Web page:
“Today’s report confirms the swelling weakness in our state’s economy,” said Regina M. Egea, president of the Garden State Initiative. “The weakness is especially glaring in our state’s vital Information and Financial Activities sectors, which are now reporting nearly 10,000 lost jobs year over year.”
Garden State Initiative analysis of today’s release of the state’s revenue report for February ‘19:
“The report is a not very subtle recognition of the weak state of our economy and a climate that is hostile to taxpayers and job creators,” stated GSI president Regina M. Egea. “But what should concern lawmakers and the public is this Administration’s doubling-down on the same policies that have our state at this tipping point.”
“This anemic report, with substantial downwards revision to the jobs created in 2018, is yet another cause for alarm over the resiliency of New Jersey’s economy,” said Regina M. Egea, president of the Garden State Initiative. “Despite the first increase in the workforce participation rate in over a year, New Jersey is still lagging the US average and while Wall Street continues a bull market, our Financial Activities sector led in job losses for the year.”
Today’s Budget Address may as well have been sponsored by the Florida or North Carolina Chambers of Commerce. Doubling down, as this Governor is, on spending more each year without acknowledging the damage being done to our economy and tax base is the definition of reckless.
It is imperative that Senate President Sweeney and Assembly Speaker Coughlin are responsible leaders, and keep their word to hold the line on no new or higher taxes.They have demonstrated strong conviction on many issues over the last year.Now is the time to show up for New Jersey and stop the irresponsible and damaging polices of the Murphy Administration.
GSI’s president, Regina M. Egea, authored the following op-ed which appeared in the Asbury Park Press following the issuance of our report Adding It All Up: New Jersey’s Opportunity to Reduce $200 Million in School Transportation Costs:
NJSpotlight.com’s John Reitmeyer reports on the latest report in GSI’s series on the true cost of New Jersey’s government and opportunities for savings: Adding It All Up: New Jersey’s Opportunity to Reduce $200 Million in School Transportation Costs:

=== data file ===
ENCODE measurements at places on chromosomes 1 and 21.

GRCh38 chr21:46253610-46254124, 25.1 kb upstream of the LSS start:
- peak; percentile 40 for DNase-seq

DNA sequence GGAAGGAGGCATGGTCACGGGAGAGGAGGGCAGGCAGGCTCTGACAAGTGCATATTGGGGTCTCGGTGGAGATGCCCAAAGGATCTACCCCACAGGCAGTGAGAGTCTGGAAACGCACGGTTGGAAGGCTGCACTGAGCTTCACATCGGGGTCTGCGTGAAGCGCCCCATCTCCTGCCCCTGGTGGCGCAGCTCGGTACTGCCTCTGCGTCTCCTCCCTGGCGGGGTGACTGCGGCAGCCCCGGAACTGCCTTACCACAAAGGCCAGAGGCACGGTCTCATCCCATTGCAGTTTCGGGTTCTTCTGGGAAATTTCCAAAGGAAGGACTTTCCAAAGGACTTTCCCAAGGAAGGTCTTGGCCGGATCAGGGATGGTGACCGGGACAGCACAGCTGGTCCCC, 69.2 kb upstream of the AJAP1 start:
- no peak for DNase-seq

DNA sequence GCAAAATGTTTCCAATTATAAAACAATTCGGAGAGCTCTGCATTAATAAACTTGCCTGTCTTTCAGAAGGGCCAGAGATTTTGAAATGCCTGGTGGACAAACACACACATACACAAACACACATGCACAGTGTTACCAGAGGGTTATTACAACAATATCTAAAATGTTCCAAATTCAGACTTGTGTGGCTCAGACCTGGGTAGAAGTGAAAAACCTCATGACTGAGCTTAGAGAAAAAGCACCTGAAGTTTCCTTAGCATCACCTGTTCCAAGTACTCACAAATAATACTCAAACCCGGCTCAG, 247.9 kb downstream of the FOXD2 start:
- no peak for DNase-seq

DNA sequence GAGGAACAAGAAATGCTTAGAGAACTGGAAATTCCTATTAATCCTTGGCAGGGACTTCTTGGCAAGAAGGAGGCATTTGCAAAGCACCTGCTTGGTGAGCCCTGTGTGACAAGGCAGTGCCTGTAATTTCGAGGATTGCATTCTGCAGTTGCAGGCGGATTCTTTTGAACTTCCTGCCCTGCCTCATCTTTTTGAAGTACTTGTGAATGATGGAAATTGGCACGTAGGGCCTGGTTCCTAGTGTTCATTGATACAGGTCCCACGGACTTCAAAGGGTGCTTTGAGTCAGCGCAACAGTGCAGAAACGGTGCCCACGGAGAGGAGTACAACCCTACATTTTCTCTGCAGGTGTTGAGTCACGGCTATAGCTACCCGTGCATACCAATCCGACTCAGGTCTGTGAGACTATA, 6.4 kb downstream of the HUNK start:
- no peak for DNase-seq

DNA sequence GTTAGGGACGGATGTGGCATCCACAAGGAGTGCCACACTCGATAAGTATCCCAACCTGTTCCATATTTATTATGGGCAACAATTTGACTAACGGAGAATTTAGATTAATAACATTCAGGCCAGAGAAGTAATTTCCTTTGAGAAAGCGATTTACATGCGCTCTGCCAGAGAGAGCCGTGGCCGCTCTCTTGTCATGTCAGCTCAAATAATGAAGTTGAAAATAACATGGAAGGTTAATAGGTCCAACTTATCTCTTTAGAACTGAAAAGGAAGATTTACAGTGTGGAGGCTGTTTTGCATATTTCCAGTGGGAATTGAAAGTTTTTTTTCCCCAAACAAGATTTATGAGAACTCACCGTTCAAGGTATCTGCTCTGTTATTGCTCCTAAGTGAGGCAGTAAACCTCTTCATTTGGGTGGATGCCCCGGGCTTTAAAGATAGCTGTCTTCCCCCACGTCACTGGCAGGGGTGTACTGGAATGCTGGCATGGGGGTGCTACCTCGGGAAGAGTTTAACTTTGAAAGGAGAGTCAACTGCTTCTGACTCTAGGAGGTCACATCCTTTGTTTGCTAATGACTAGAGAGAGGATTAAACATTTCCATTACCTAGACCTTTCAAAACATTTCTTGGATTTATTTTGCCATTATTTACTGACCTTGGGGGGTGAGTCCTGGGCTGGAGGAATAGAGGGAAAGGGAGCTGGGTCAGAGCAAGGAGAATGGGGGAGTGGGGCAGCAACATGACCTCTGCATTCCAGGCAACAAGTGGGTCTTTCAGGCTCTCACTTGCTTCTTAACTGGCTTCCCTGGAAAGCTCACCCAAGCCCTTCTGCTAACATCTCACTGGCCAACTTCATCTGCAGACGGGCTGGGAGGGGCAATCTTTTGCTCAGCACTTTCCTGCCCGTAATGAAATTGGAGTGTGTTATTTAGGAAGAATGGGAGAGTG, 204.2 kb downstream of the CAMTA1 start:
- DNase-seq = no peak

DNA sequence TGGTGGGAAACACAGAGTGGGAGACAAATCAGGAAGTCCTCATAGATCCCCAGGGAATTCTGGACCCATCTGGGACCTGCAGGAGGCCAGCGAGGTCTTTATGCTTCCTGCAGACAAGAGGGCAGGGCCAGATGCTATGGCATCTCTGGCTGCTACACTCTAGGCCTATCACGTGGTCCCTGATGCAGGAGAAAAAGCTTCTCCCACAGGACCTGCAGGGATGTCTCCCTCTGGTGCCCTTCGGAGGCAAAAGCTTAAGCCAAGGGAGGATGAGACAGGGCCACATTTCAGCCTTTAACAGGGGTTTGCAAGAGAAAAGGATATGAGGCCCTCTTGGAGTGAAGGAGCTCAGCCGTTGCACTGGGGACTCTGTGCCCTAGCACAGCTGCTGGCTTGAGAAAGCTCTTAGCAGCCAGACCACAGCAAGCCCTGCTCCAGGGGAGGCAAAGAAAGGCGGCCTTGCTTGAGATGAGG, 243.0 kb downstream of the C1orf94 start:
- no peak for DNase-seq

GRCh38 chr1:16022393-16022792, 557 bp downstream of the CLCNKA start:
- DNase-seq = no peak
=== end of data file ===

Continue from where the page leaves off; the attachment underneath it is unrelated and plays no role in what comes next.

“taxpayers could see annual savings of as much as $146 million with better use of technology and more consolidation of student bus services, according to a new report that analyzes everything from how the state’s school districts hire bus drivers to how they design daily routes.“
How can New Jersey save $200 million of the $1.2 billion currently spent on student transportation?
That’s the question we answer in Adding It All Up: New Jersey’s Opportunity to Reduce $200 Million in School Transportation Costs the second in a five-part series focusing on the true size of New Jersey’s expansive government, how much is being spent in specific categories and, most importantly, identifying opportunities where it can be made more efficient.
January’s state revenue report did not paint a pretty picture for the state with revenue collections far below projections from the state Treasurer.
“An avalanche of data has emerged that high tax states are experiencing a significant out-migration of high-income taxpayers,” said Garden State Initiative president Regina M. Egea. “The argument that out-migration from high-tax northern states is a result of weather falls flat in the face of data indicating that California, the high tax capital of the West Coast, is facing similar outmigration threats.“
For New Jersey, this is not a new phenomenon.
“Commissioned by the conservative think tank Garden State Initiative, the report reinforces my long-held belief that New Jersey doesn’t have a revenue problem, it has a spending problem. The state’s $34.7 billion budget represents only about one third of all the money raised by New Jersey's 1,522 government entities – 21 counties, 565 municipalities, 590 school districts, 88 charter schools, and 257 authorities, boards and commissions. As the report notes, there is one government entity for every 6,000 New Jersey residents.”
In every Super Bowl, there are winners and losers. This year, New Jersey has lost before the game even started.
When tens of millions of Americans tune in to watch the Super Bowl on Sunday, very few will recognize that they are also looking at a symbol of decades of failed economic policies in New Jersey.
Yet it will be staring them right in the face.